When Darin Waters was growing up in Asheville, North Carolina, people told him that George Vanderbilt forced blacks off their land to create the Biltmore Estate — some 120,000 acres and a huge chateau in the middle of Appalachia. Waters was told that African Americans had owned most of what became Vanderbilt’s property. Waters also heard that so few blacks had lived in western North Carolina at the turn of the twentieth century that their contributions to society were minimal.

“This is what we all heard growing up,” Waters says.

“And none of this is true.”

In fact, on the corner of Eagle and Market Streets in downtown Asheville there’s a large historic building that houses the Young Men’s Institute (YMI), which has been an educational, recreational, and cultural refuge for African Americans since 1893.

And it probably would never have existed, Waters says, had black leaders and Vanderbilt not worked together.

Photo by Renato Rotolo. ©2009 Endeavors magazine.

On his first day researching the YMI at the Biltmore Estate, Waters mentioned to the archivist that his great-great-grandfather had probably been a freed slave who moved from South Carolina to Asheville in 1850. Waters’ great-grandfather, Louis Waters, had owned an apple orchard in Edneyville. But that’s about all he knew.

For the heck of it, the archivist did a quick database search for Louis Waters. She got three hits — handwritten letters from the 1890s that Louis Waters sent to Charles McNamee, Biltmore’s manager. Turns out, Waters’ great-grandfather had a business and hauled debris off the estate during construction of the Biltmore House. In one letter, Louis asked for his pay in advance so he could buy a team of horses. In another he asked McNamee to renew his contract.

“I was shocked,” Waters says. “Not only was my great-grandfather literate, but he was a businessman, a contractor with a crew, and he was working for one of the richest men in the world. And this is probably how he earned the money to buy the land for that apple orchard, which the Waters family still owns.”

It was an inspiring first day for Waters, a historian and UNC doctoral student. And though he didn’t discover anything else about his family, Waters did eventually find — over the course of six months — what he was looking for.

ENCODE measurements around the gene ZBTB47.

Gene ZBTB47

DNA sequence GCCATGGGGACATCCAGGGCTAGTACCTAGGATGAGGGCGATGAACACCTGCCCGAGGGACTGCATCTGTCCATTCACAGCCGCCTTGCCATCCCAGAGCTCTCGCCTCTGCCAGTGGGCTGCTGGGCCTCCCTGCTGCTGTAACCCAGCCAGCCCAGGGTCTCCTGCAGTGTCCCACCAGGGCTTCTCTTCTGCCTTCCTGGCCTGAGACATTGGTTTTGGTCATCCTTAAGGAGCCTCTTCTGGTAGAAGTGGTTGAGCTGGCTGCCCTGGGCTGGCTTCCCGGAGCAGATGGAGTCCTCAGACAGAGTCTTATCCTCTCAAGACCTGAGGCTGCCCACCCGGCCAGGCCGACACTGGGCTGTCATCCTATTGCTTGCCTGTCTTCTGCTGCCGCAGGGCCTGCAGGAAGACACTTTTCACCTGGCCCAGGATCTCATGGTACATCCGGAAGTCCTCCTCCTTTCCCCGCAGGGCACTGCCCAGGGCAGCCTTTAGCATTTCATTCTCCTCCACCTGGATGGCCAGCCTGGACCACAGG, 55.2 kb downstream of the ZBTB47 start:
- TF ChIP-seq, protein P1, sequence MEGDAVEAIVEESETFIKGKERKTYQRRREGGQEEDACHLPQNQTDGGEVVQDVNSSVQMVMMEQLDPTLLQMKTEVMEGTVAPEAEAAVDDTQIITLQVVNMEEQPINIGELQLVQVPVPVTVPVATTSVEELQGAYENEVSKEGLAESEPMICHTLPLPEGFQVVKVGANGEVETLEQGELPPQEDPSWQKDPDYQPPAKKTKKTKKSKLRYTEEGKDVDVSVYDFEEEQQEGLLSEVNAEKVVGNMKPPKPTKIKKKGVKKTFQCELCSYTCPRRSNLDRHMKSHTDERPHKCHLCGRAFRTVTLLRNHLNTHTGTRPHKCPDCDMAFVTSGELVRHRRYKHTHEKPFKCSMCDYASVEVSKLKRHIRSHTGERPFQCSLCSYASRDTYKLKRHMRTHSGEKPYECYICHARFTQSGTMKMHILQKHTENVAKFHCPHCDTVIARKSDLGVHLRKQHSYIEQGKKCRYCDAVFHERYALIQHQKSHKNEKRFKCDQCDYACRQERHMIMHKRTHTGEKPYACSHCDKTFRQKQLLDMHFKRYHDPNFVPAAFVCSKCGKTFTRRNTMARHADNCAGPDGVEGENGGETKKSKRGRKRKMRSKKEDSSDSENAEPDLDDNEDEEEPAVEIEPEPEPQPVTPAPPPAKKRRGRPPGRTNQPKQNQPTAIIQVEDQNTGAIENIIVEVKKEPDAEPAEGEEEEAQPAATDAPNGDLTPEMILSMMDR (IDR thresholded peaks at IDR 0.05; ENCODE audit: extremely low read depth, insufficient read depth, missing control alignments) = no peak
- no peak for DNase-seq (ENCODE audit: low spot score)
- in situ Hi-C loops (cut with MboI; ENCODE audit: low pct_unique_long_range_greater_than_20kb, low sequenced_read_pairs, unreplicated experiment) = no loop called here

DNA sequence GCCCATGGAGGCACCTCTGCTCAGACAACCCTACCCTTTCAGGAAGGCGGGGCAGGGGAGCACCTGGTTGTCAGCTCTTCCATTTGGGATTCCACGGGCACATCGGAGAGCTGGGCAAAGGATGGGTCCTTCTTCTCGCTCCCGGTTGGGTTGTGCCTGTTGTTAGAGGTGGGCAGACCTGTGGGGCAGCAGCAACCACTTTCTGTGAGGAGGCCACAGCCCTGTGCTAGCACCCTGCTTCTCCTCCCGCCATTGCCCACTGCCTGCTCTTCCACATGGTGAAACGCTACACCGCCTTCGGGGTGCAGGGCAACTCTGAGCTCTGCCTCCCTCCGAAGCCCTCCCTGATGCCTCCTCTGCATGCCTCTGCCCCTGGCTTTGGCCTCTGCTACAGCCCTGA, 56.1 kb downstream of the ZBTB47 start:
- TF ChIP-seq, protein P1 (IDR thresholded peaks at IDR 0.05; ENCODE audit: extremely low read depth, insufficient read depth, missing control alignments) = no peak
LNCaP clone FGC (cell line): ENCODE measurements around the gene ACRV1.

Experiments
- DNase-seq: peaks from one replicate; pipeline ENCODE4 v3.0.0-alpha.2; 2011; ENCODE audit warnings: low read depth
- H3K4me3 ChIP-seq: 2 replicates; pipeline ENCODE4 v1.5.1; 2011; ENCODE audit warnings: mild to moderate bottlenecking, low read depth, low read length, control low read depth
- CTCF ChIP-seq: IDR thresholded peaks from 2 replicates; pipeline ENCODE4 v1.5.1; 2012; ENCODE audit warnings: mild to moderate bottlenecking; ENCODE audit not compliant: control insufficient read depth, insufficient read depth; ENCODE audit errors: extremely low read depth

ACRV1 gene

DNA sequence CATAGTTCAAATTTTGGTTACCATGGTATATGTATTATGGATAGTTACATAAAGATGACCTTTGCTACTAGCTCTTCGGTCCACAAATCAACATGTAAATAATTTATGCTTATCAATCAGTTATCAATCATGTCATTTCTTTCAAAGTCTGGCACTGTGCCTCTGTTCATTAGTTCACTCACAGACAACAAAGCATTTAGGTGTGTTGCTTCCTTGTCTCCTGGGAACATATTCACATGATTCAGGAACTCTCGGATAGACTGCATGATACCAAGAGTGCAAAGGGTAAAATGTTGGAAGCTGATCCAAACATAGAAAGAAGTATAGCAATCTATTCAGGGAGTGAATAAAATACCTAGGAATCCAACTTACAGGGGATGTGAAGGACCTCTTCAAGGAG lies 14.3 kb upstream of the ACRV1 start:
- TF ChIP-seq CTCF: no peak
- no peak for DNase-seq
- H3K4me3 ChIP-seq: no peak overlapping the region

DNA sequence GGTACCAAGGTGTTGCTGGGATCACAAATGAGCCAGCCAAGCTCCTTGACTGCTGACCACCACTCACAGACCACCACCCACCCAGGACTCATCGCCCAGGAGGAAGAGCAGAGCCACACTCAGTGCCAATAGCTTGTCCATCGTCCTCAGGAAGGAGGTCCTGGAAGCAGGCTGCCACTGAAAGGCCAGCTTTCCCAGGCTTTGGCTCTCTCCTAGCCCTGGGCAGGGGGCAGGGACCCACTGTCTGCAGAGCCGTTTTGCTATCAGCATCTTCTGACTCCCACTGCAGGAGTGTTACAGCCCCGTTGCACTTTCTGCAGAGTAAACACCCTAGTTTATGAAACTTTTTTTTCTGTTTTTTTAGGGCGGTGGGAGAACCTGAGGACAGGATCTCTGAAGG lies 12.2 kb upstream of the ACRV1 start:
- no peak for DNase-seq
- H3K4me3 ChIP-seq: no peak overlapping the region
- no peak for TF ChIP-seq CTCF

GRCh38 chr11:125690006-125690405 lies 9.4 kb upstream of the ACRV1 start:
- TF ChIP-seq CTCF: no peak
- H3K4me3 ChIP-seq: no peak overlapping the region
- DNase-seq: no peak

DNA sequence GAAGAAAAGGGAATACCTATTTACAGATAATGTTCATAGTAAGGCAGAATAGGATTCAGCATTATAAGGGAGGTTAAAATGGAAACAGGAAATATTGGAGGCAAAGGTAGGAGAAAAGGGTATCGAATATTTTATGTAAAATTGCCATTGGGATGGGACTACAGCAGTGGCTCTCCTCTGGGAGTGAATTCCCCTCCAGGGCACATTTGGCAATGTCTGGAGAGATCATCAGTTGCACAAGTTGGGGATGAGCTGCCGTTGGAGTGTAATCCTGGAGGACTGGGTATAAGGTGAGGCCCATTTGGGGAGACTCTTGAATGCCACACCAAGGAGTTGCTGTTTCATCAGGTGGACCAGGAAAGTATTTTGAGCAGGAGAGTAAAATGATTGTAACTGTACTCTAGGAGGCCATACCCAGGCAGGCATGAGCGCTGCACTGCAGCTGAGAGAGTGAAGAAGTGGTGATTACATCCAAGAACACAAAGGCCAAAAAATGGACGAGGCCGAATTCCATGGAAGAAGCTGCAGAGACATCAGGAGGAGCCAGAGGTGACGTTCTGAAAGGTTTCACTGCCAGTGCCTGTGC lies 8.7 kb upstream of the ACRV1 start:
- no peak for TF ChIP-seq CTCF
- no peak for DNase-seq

Vanderbilt did buy some land from black families, but not nearly as much as he purchased from whites such as the prominent Patton family. And blacks were not cajoled to sell out to Vanderbilt. “The letters from the black leaders show it was a mutual agreement,” Waters says. “Vanderbilt paid the black community of Shiloh to move and agreed to build the infrastructure for that new location — a new church, for instance — and the community grew from there. That’s where I was raised; that’s where my brother still lives.”

Then Waters found a letter that Charles McNamee had sent to the Asheville Citizen-Times about how the Young Men’s Institute began. “The traditional story is that Vanderbilt wanted to build the YMI for black workers on his estate,” Waters says. And this became the common refrain passed down throughout the twentieth century. “But Charles McNamee clearly states that the YMI was not Vanderbilt’s idea. It was the black community’s.”

Edward Stephens, who led Asheville’s black public school system, forged a relationship with Vanderbilt and urged him to invest in the YMI, Waters says. Vanderbilt agreed to loan thirteen thousand dollars to black leaders in 1892. He hired architect Richard Sharp Smith, a protégé of Richard Morris Hunt, who had designed the Biltmore House. The same black craftsmen who had constructed Biltmore also built the YMI.

Through a trusteeship, Vanderbilt and McNamee oversaw the institute for thirteen years, Waters says, but the black community had exclusive control of its membership and activities, which included classes for children and night school for adults; Stephens wrote the curricula for them. The YMI had a library, gymnasium, meeting space, and reading rooms. Its leaders invited black singers. It hosted concerts and lectures. Black churches that didn’t have their own buildings met at the YMI. Women had an auxiliary program there. And from the beginning, it was for the entire black community, not just Vanderbilt’s workers.

The institute leased spaces on the ground floor for black-owned businesses — a pharmacy, a restaurant, a dentist’s office, and a doctor’s office. “The YMI became the hub for Asheville’s black business district,” Waters says.

In 1906, Vanderbilt offered the building outright to the black community for ten thousand dollars. “I couldn’t find any evidence that they raised that much money,” Waters says. “But they raised six thousand.” And Vanderbilt accepted it.